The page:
Corsair Force Series 100GB SSD Review

gotdamojo06 - 2010-04-19 19:06:57 in Storage / Hard Drives
Category: Storage / Hard Drives
Reviewed by: gotdamojo06   
Reviewed on: July 4, 2010
Price: $349

Introduction:

Are you trying to get the most overall performance out of your computer that you possibly can have? Perhaps you have spent much time and money making sure that you can get the best overclock on your processor and memory kit that you can and those speeds give you quite a performance boost, but you are not very happy with your operating system's load time or the load times of your programs. Well, this is where getting a Solid State Drive (SSD) for your system will give you that performance boost you have been looking for. With every new technology that comes out, it will start out at a large premium and work its way down to a more mainstream price range while loosing a little bit of performance.  This has been one of the main issues with SSDs, the large price premium: the price per GB ratio. Well let's see if the high price tag of the drives are actually worth all the money, while we take a look at Corsair's Force Series 100GB SSD.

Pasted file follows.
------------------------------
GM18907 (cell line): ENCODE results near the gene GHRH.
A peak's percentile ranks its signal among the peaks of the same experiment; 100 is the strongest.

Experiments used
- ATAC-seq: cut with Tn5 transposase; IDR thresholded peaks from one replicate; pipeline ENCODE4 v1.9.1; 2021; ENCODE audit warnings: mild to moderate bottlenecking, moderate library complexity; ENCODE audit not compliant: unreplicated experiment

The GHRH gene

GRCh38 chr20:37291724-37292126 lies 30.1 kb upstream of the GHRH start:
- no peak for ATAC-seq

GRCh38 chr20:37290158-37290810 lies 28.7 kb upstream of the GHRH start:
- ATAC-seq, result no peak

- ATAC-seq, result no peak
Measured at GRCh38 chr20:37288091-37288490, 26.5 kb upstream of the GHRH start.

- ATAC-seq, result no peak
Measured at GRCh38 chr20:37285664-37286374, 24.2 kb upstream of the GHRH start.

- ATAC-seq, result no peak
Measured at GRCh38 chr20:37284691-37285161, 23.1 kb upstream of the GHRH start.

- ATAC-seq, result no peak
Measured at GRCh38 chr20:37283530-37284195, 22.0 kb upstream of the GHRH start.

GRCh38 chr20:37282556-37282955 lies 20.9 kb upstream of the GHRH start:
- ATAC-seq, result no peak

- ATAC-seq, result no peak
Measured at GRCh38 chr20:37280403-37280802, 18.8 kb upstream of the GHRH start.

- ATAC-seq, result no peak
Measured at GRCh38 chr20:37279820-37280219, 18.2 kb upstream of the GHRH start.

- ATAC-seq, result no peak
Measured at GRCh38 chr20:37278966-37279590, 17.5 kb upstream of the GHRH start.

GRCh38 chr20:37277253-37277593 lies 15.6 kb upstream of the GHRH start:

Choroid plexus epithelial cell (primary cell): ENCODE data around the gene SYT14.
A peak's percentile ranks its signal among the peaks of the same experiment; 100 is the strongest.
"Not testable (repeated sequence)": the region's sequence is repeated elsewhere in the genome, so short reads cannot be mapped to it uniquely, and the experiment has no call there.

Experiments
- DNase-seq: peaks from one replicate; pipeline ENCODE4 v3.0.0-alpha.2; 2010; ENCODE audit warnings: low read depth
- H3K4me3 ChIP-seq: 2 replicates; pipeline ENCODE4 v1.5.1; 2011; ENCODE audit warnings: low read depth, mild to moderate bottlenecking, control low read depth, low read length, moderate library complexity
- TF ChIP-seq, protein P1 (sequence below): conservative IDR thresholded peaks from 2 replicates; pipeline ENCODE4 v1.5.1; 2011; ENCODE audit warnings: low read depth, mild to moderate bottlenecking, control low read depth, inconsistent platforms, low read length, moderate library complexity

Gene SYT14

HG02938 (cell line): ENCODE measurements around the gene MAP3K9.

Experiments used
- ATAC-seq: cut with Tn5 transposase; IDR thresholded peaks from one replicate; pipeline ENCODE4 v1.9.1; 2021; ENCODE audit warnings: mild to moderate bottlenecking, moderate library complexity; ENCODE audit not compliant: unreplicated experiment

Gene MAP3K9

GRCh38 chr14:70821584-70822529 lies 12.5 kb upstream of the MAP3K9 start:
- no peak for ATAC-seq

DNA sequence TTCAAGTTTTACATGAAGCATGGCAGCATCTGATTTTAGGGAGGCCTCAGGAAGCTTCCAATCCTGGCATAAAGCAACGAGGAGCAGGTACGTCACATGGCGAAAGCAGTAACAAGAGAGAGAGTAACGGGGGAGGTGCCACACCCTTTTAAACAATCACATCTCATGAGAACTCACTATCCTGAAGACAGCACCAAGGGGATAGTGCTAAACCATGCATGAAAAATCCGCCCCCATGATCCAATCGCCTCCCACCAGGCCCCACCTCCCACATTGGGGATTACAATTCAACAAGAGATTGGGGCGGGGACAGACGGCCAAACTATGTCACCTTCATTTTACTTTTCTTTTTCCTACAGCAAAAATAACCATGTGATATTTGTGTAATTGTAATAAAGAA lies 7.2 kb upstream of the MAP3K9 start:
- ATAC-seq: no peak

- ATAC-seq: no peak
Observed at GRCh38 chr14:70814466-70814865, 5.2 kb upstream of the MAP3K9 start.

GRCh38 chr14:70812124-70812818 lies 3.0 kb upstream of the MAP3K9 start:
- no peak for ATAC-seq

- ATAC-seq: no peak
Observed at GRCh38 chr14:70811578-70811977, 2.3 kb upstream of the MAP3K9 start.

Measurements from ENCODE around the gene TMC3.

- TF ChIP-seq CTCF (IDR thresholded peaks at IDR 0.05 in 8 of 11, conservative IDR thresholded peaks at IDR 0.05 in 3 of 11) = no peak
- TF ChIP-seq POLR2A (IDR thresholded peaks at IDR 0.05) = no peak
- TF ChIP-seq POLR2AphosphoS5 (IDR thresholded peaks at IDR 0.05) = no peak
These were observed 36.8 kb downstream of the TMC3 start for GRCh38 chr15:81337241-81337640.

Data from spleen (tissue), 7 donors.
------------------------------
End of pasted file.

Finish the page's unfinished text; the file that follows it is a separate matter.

Closer Look:

The packaging for the Corsair Force Series 100GB SSD is completely white with a large image of the drive itself on the front of the box; you will also find the Corsair logo printed in the top left hand corner of the package. Solid-State Drive is printed in large font at the top of the package to grab your attention and let you know exactly what is inside of the box. The bottom right hand corner of the front is where you will find the series and capacity, in this case it is the Force Series with a 100GB total capacity. The back of the packaging is where you are going to find a quick little blurb about Corsair's SSDs and letting you know that they are perfect for faster system start-up, quieter operations, quicker game and application load times all done at a lower power consumption. It does also let you know that you can use this drive in either a notebook or a desktop (with the included 3.5" desktop SSD Kit).

 

 

 

 

 

 

Once you open up the package and grab everything from inside, you will notice that you get the Corsair CSSD-F100GB2-BRKT drive, a 3.5" drive adapter to allow you to use the drive inside of your desktop chassis, and two bags of screws. The adapter is very easy to use.  All you will need to do is place the SSD down on the drive and screw four of the included screws through the adapter into the pre-drilled holes on the back of the drive to hold it in place, then place the whole assembly inside your chassis in an empty 3.5" drive slot.